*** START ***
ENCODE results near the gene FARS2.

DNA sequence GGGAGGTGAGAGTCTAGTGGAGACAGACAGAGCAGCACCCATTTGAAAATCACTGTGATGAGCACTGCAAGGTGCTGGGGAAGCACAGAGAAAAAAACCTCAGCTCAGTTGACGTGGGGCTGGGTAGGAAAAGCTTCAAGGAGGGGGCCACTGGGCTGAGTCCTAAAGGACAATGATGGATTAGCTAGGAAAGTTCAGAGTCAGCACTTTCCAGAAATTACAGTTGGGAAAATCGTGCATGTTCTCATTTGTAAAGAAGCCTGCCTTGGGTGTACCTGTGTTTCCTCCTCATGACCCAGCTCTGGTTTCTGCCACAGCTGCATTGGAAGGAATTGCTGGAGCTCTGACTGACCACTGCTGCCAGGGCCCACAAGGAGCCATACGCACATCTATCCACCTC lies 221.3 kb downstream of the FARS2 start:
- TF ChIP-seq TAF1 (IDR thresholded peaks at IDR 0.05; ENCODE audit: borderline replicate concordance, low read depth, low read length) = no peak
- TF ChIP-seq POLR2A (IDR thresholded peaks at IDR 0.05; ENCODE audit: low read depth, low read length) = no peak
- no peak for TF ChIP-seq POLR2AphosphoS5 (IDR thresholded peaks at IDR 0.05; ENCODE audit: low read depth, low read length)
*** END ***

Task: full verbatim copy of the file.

ENCODE results near the gene FARS2.

DNA sequence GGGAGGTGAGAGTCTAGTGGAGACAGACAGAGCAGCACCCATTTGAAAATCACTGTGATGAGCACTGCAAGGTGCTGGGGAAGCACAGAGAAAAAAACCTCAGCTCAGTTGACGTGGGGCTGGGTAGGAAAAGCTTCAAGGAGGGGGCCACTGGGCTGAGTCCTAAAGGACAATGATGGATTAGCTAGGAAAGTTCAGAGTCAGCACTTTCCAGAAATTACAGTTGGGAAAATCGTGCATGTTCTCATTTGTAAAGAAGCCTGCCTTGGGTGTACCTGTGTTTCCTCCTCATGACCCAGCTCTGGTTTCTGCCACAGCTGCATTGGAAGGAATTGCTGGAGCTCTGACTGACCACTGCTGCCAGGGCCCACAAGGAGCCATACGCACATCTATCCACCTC lies 221.3 kb downstream of the FARS2 start:
- TF ChIP-seq TAF1 (IDR thresholded peaks at IDR 0.05; ENCODE audit: borderline replicate concordance, low read depth, low read length) = no peak
- TF ChIP-seq POLR2A (IDR thresholded peaks at IDR 0.05; ENCODE audit: low read depth, low read length) = no peak
- no peak for TF ChIP-seq POLR2AphosphoS5 (IDR thresholded peaks at IDR 0.05; ENCODE audit: low read depth, low read length)